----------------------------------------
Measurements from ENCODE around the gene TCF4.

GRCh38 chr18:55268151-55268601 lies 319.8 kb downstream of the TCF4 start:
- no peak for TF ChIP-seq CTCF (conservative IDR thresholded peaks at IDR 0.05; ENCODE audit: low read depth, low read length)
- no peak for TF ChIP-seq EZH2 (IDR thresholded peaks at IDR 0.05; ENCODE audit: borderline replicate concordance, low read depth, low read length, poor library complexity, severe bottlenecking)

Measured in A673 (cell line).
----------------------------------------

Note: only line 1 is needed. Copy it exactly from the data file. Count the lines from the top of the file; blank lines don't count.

Measurements from ENCODE around the gene TCF4.